Could this “committee” make a difference for horses?

A couple of months ago, I received a surprise e-mail from a retired Michigan State University professor. I had been recommended as a potential member of a brand-new, from the ground up committee to develop a marketing program for Michigan horses and equestrian activities. I think I know who may have recommended me but, still, I was surprised. As some of you know, I walked away from the industry four years ago, after a twenty-year effort to develop a nationwide network of riding instructors who were truly devoted to novice riders. I had become convinced that the industry was so entrenched in both animal care and people care practices that were so … let’s just say unfriendly … that it would be unreasonable to believe that new people who cared for animals – had dogs, cats, whatever – would be interested in participating. Still, this invitation for this new, state-wide effort called to me. After all, if I am developing this website and blog to encourage members of the status quo to consider a different way of looking at horses, then this could be a good place to start.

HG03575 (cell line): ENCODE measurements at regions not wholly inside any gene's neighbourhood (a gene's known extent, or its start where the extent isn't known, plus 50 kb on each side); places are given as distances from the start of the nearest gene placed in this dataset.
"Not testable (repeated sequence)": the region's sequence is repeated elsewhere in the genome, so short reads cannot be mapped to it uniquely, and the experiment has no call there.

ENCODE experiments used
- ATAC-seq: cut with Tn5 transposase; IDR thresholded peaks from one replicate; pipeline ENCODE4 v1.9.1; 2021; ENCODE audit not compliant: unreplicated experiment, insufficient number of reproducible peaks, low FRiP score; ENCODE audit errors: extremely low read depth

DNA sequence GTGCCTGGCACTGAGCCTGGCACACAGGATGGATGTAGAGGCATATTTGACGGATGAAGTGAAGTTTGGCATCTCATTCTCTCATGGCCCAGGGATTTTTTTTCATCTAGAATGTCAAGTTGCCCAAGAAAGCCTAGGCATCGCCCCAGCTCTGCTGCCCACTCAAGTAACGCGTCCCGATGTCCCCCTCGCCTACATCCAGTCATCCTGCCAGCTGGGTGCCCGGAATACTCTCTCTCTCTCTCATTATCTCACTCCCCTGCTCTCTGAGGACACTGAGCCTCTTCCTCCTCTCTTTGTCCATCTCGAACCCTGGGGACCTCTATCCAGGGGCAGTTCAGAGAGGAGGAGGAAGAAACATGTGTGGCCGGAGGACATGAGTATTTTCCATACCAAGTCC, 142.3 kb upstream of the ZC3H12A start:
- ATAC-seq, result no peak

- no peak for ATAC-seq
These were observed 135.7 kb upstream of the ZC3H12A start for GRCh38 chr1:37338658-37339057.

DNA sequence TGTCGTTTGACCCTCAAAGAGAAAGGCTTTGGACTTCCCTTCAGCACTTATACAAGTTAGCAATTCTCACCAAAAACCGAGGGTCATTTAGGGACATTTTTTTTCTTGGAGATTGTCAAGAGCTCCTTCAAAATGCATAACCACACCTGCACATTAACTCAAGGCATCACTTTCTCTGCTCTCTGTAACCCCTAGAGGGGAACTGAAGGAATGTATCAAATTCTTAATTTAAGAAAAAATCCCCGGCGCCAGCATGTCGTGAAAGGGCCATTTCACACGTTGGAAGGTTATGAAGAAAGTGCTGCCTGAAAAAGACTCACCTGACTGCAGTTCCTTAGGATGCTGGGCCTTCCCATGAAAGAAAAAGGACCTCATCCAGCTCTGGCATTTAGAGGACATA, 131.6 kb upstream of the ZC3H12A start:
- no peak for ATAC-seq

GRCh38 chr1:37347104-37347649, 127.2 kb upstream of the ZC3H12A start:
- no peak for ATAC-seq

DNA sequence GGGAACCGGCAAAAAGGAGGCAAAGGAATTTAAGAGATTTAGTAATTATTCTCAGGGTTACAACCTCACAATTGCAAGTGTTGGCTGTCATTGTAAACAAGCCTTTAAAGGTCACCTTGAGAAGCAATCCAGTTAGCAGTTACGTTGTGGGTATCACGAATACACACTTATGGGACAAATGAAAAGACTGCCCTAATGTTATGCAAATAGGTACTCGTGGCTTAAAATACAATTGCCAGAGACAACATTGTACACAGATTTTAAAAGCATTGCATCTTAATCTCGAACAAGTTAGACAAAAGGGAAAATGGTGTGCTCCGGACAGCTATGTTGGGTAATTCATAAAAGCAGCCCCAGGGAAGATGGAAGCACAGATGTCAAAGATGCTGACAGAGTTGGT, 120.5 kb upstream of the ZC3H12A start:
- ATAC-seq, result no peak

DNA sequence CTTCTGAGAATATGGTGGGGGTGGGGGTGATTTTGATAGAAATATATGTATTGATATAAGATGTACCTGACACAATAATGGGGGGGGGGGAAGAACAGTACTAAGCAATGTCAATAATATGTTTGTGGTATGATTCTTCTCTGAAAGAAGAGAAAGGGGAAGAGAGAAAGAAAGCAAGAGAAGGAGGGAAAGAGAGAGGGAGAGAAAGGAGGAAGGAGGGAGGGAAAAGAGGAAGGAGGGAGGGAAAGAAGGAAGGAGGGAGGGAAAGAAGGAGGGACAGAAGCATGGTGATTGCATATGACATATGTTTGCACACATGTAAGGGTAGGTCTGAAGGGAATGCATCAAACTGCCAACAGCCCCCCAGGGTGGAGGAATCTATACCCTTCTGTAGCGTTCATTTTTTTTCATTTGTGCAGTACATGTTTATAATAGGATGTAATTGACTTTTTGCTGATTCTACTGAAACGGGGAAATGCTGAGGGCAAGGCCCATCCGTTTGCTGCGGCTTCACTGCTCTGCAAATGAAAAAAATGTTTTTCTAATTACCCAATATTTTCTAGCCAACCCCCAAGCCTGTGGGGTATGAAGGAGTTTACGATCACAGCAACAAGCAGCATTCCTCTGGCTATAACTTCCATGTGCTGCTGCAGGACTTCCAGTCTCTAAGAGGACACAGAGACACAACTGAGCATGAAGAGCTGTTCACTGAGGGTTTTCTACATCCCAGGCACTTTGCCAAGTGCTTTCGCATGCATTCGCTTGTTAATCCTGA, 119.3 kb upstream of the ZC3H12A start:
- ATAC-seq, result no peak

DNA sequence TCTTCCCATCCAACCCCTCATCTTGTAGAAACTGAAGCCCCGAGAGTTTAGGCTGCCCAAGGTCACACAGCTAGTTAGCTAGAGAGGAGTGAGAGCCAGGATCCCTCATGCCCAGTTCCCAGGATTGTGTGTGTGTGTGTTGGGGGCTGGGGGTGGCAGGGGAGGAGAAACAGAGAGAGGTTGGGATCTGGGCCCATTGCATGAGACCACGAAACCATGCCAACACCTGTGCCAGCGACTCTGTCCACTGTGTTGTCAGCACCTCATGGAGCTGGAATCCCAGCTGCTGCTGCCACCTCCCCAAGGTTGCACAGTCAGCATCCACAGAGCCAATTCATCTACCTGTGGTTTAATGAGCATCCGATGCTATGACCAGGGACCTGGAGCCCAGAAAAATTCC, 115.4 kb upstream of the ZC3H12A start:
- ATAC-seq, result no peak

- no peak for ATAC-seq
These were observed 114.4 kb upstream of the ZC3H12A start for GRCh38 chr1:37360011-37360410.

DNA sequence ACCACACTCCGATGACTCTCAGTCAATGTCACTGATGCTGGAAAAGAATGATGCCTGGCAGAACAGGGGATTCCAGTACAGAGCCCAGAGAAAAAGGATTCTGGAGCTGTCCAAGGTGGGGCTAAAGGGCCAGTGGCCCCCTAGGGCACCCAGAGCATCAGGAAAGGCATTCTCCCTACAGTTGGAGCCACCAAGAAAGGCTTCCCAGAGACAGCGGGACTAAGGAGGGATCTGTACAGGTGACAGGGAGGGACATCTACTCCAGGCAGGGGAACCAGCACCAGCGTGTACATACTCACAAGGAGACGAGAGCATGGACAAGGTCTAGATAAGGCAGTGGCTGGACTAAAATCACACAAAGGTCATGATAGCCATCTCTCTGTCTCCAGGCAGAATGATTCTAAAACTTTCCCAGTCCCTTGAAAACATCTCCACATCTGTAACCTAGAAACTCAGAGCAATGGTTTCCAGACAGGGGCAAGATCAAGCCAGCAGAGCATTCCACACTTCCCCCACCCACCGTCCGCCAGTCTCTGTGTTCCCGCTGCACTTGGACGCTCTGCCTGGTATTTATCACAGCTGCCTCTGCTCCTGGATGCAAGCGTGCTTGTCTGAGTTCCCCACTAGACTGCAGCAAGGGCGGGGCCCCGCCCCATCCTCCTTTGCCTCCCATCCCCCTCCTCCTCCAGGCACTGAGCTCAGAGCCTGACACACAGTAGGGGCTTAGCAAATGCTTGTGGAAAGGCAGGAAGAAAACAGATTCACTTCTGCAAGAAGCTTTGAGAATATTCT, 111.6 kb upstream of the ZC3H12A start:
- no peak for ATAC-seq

I understand that invitations were offered to about forty-five people. Twenty-two attended the first meeting. There was nothing new about the representation present – MSU horse people, of course, plus Farm Bureau, Reining Association, Michigan Horse Council – people well entrenched in the old guard. But, there were four comments during the meeting that encouraged me to attend a second meeting. When participating in the introductions, I chose to not announce that I owned the American Association of Riding Schools. Maybe, I will later, if I remain in the group. One attendee – the one I think may have recommended my participation – is aware of the AARS. I simply said, “My name is Colleen Pace. I owned a novice-level riding school for thirty-five years. Over a thousand people took their first-ever ride at my stable; and over three-thousand Girl Scouts completed their Horse Lovers Badge with me.” So, the first comment was simply a gasp from an attendee when I said “over a thousand people;” and the second comment was another attendee who, when I mentioned the large number of Girl Scouts, said, “We need her here.”